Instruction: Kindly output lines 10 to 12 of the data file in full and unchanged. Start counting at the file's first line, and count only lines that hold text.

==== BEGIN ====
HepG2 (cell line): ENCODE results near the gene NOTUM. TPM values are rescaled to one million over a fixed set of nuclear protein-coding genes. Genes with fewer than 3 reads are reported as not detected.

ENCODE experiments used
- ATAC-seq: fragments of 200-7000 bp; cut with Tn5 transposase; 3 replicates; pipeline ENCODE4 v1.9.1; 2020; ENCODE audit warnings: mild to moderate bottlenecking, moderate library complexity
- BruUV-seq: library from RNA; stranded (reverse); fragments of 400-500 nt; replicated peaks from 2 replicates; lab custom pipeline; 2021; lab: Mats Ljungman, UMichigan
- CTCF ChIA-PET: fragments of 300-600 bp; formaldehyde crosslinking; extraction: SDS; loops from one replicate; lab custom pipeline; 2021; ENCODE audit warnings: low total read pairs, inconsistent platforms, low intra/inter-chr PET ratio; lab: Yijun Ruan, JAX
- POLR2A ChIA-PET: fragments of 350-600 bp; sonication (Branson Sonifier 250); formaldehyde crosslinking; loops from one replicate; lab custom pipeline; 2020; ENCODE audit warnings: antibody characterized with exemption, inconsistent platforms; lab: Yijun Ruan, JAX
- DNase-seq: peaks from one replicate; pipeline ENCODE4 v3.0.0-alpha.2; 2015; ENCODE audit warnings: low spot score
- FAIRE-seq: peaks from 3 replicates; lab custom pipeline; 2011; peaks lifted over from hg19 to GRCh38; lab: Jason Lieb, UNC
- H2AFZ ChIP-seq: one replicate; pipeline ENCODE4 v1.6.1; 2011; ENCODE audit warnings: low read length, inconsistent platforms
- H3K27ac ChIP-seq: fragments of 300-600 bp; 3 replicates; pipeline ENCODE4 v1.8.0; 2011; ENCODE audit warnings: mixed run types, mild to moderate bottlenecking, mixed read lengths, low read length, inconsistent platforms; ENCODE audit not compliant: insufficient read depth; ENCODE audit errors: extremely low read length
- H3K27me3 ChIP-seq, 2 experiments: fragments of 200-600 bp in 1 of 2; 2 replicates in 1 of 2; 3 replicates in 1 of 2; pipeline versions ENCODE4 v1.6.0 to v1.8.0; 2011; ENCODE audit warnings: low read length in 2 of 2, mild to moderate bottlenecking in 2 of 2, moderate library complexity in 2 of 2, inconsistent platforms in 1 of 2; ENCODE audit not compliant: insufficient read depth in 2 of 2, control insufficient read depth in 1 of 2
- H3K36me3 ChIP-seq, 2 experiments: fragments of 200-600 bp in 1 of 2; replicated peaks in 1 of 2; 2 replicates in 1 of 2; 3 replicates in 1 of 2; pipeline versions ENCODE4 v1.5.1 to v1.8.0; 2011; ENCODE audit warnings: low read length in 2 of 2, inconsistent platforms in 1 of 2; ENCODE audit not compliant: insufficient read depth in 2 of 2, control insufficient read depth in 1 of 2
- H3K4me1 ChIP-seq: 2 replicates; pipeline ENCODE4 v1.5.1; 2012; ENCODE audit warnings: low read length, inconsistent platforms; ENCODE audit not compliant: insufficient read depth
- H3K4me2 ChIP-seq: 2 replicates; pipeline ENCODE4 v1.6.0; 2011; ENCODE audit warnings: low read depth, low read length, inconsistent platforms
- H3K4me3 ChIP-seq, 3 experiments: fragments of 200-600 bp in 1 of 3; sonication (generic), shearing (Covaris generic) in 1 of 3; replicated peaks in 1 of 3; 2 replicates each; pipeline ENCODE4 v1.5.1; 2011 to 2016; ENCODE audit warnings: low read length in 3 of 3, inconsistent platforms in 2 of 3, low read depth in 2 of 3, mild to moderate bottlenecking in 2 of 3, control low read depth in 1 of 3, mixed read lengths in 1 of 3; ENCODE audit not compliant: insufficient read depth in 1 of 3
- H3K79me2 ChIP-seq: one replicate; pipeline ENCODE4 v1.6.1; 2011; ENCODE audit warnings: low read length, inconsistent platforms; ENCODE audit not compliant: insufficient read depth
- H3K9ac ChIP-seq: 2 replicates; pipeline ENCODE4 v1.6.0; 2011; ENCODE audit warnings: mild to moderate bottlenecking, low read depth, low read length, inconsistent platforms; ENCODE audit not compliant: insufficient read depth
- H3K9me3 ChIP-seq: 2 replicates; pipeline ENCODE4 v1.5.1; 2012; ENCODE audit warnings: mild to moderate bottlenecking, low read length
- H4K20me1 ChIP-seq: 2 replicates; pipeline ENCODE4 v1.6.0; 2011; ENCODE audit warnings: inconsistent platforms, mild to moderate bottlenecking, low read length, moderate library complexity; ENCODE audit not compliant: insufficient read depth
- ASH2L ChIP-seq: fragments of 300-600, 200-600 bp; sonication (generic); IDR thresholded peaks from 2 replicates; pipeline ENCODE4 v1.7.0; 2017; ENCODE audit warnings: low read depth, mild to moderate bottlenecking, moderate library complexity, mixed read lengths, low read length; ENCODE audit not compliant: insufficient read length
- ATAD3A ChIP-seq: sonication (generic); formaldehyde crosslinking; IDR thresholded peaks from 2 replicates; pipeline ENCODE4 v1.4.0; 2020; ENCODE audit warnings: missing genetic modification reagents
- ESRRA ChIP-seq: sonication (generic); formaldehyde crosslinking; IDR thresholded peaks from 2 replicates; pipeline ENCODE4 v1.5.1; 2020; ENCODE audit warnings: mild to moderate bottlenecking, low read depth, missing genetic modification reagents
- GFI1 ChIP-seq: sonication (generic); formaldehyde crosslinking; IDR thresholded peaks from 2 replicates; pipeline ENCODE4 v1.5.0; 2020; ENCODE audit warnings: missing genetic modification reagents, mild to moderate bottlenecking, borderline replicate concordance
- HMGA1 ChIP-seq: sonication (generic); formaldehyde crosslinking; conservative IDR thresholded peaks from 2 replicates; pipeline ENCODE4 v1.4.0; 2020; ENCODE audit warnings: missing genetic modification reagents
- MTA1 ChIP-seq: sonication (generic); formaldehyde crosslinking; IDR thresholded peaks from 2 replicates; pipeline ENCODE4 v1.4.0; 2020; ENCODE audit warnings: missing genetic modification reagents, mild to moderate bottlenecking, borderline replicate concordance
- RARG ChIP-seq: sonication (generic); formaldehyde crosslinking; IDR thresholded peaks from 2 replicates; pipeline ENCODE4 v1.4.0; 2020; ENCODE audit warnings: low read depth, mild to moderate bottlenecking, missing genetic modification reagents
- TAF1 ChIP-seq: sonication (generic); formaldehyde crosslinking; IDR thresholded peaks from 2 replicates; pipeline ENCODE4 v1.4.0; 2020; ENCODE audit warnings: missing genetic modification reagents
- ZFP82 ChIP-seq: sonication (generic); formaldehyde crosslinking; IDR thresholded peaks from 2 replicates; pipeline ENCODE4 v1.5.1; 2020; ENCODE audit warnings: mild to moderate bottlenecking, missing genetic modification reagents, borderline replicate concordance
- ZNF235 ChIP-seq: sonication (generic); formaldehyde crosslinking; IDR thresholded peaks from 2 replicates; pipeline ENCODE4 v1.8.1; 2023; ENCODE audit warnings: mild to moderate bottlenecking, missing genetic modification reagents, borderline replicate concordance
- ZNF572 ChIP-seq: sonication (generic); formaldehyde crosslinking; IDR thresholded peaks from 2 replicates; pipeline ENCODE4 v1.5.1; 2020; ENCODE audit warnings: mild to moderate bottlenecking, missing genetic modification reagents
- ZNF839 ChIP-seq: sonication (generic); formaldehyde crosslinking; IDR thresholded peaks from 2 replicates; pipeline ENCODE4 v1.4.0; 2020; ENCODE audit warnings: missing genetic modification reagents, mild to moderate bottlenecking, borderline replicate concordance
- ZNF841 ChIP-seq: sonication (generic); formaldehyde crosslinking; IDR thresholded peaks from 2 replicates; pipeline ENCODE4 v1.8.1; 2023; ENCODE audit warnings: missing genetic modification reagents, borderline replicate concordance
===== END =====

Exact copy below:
- H3K27ac ChIP-seq: fragments of 300-600 bp; 3 replicates; pipeline ENCODE4 v1.8.0; 2011; ENCODE audit warnings: mixed run types, mild to moderate bottlenecking, mixed read lengths, low read length, inconsistent platforms; ENCODE audit not compliant: insufficient read depth; ENCODE audit errors: extremely low read length
- H3K27me3 ChIP-seq, 2 experiments: fragments of 200-600 bp in 1 of 2; 2 replicates in 1 of 2; 3 replicates in 1 of 2; pipeline versions ENCODE4 v1.6.0 to v1.8.0; 2011; ENCODE audit warnings: low read length in 2 of 2, mild to moderate bottlenecking in 2 of 2, moderate library complexity in 2 of 2, inconsistent platforms in 1 of 2; ENCODE audit not compliant: insufficient read depth in 2 of 2, control insufficient read depth in 1 of 2
- H3K36me3 ChIP-seq, 2 experiments: fragments of 200-600 bp in 1 of 2; replicated peaks in 1 of 2; 2 replicates in 1 of 2; 3 replicates in 1 of 2; pipeline versions ENCODE4 v1.5.1 to v1.8.0; 2011; ENCODE audit warnings: low read length in 2 of 2, inconsistent platforms in 1 of 2; ENCODE audit not compliant: insufficient read depth in 2 of 2, control insufficient read depth in 1 of 2